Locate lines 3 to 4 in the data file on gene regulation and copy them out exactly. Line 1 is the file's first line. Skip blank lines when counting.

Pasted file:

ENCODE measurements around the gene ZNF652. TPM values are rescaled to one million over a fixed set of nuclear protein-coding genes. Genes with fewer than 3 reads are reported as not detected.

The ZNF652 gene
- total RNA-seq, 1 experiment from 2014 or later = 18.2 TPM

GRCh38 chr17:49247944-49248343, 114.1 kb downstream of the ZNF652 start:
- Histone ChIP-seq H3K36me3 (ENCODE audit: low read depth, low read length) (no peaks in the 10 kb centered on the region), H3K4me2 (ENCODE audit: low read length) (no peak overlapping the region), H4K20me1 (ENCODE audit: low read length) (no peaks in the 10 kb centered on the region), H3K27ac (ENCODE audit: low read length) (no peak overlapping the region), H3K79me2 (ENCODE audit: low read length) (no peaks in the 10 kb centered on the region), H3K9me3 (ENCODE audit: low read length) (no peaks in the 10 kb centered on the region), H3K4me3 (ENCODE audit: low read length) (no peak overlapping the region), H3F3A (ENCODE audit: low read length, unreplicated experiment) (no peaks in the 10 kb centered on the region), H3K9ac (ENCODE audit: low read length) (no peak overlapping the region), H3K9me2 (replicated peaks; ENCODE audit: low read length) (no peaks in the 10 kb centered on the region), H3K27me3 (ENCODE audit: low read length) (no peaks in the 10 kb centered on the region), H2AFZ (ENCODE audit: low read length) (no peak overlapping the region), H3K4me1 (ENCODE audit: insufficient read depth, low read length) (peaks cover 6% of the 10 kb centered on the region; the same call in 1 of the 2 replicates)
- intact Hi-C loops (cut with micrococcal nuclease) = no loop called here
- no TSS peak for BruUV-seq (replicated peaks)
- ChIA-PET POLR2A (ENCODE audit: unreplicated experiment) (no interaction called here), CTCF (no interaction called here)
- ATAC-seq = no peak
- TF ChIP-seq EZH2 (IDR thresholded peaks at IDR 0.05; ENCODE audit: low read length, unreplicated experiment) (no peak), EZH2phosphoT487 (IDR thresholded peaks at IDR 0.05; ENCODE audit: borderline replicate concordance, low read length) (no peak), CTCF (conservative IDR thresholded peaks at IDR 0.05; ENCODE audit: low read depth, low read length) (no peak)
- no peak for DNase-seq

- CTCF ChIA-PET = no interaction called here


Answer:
- total RNA-seq, 1 experiment from 2014 or later = 18.2 TPM

GRCh38 chr17:49247944-49248343, 114.1 kb downstream of the ZNF652 start: